I headed back to the cage with the snow leopards to hopefully see the two of them together this time, but with no luck. I found one of them lying on top of a wooden platform in a tree with his head sticking out over the edge, so I got some shots of him relaxing and moved on to the lions to see if they were a bit more active. Unfortunately, they weren’t. So I thought I would give it one last try at the very end of the day. Instead, I wanted to get some more lovely action shots of the pumas. On my way to their cage I walked past the male tiger that I saw just after the tiger cubs that morning. He was lying right next to the fence so I was as close as I could have ever been. He looked so peaceful and harmless as he looked right into my eyes and made a noise that sounded a lot like a sigh. I stroked his cheek gently, he closed his eyes and seemed to enjoy it. I just wanted to take him home with me, that massive animal with fur as soft and fluffy as you could ever imagine.

When I arrived at the pumas once again I was a bit disappointed. I could only see one of them and she came towards me when I first got to the fence. But when she had noticed me, it seemed like I was old news so she went back into her little wooden house. So no luck with the action shots this time.

After that I strayed for a while until I walked past a cage with a tiger we never visited before. He was the biggest tiger of the day, absolutely huge. His paws were enormous, the size of my head. I was alone there with a caretaker so I asked him about the big cat since I noticed that he was acting a bit weird. He said that Mac (that was the tiger’s name) had had some kind of epileptic seisure as a cub and that could be a reason. He was slightly cross-eyed as well and seemed to be having some trouble walking in a straight line next to the fence. He also made a twitch every ten seconds or so, tilting his head to the side, closing his eyes and trying to (what it appeared as) lick his ear or something. The caretaker told me they suspected that Mac had been stung by a bee or had something stuck inside his ear, and they were going to examine him in a while just to see if anything was wrong. My heart just melted for this big, beautiful cat. Another caretaker came by and said that if Mac had been a person, he would have been one of those kids with specially designed glasses, specially designed soles in his shoes and so on. I felt so sorry for him as he was walking back and forth next to the fence, making his little twitch every now and then. The sound his paws made every time he took a step was like nothing I had ever heard before. Such a soft sound. He was so fascinating that I didn’t want to leave, but I had to because the day’s workshop had almost come to an end.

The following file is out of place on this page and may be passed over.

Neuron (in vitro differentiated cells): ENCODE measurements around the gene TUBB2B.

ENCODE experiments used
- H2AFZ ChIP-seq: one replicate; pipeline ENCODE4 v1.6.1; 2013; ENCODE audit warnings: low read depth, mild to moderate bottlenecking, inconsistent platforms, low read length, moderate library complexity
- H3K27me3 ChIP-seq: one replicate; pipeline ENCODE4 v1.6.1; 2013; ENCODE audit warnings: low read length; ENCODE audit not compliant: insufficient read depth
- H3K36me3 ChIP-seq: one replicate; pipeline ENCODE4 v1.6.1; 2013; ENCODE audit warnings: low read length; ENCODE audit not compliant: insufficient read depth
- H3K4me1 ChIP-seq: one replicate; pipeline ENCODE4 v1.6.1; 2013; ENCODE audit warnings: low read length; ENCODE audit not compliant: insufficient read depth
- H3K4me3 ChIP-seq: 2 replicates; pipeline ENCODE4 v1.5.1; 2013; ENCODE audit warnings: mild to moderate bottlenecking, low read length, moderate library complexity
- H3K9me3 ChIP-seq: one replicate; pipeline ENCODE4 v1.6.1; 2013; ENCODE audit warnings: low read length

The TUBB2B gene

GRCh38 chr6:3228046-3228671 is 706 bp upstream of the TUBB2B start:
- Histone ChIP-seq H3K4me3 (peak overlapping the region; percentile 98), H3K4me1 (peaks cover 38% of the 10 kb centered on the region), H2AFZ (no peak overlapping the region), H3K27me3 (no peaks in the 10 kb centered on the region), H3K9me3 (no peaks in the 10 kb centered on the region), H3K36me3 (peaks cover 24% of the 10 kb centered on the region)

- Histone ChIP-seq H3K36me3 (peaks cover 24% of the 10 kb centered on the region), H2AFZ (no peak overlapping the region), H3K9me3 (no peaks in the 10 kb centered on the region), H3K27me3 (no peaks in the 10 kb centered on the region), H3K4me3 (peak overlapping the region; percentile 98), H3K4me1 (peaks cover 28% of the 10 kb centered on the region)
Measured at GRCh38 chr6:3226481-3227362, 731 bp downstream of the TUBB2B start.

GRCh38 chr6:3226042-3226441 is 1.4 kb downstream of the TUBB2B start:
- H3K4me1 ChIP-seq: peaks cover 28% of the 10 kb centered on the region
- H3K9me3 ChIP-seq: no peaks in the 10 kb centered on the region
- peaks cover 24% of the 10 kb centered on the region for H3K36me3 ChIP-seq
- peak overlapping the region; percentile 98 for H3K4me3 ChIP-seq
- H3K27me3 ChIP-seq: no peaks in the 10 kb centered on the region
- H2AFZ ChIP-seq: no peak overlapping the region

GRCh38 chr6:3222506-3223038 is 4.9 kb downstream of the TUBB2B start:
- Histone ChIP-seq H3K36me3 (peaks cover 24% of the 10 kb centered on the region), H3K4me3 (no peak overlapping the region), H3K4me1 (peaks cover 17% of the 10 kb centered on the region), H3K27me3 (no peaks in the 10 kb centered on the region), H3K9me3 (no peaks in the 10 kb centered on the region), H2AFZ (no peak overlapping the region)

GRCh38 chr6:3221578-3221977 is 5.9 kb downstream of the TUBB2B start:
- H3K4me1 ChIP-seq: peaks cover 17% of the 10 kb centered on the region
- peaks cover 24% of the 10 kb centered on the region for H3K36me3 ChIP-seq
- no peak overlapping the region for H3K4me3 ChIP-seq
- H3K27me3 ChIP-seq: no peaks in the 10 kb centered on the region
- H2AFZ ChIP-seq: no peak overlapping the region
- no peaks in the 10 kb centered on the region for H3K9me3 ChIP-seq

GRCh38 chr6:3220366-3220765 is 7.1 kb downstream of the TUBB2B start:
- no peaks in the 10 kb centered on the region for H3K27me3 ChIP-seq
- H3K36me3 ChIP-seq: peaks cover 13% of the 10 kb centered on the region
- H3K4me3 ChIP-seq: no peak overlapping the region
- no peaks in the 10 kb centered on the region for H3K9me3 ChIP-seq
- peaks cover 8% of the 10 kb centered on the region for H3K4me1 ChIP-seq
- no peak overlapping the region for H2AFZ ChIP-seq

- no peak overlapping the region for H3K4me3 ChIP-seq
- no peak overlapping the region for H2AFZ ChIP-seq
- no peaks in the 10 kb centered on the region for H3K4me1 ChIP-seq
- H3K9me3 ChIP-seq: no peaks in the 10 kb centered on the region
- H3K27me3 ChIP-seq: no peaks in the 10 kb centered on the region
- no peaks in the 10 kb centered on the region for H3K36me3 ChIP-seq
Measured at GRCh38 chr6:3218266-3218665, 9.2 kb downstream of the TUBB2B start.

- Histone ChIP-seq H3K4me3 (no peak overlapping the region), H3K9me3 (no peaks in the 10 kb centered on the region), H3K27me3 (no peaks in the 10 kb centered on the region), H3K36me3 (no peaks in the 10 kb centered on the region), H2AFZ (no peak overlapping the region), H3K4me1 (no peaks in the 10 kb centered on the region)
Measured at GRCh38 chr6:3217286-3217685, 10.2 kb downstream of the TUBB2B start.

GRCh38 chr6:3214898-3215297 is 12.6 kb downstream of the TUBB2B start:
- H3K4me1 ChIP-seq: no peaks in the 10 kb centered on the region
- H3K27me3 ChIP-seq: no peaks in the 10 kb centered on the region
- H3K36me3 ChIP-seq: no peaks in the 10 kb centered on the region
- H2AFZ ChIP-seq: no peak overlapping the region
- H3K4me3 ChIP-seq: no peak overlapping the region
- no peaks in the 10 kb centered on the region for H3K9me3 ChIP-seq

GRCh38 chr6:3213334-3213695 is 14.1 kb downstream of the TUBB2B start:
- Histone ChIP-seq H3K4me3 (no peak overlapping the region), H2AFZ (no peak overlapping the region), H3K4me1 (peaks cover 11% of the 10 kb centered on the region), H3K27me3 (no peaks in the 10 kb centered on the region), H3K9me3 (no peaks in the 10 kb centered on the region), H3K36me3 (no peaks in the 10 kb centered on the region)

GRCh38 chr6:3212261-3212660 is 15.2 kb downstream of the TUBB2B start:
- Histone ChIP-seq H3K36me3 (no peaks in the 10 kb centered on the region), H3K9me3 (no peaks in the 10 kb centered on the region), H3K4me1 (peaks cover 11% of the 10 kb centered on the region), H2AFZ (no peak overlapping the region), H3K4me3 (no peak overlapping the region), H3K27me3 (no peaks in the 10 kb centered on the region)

I went back past the serval to try and get some more shots of him, but it was almost like he was hiding on purpose as soon as I approached him. I decided to swing by the lions one last time before I had to go home again. I got some nice shots of a few yawns, but that was pretty much the only sign of excitement I got from the lions. They were also pretty massive up close. I touched one of them as he was lying right next to the fence and his head was so much bigger than I thought when seeing him from a distance. It was an incredible experience.

Then I got a lift back to the train station with the couple I was riding with before and we talked about animals and photography all the way to my stop. It was the most amazing day I’ve had in a long time and I would definately do it again. I was so tired when I came home that I didn’t even have the energy to download my photos to the computer since there were over 500 of them! But I promise that I will upload loads of them here in a couple of days as soon as I have edited them. What else are bank holidays for?

If you’re interested in either Photographers on Safari or Wildlife Heritage Foundation, here are their websites:

Photographers on Safari

Wildlife Heritage Foundation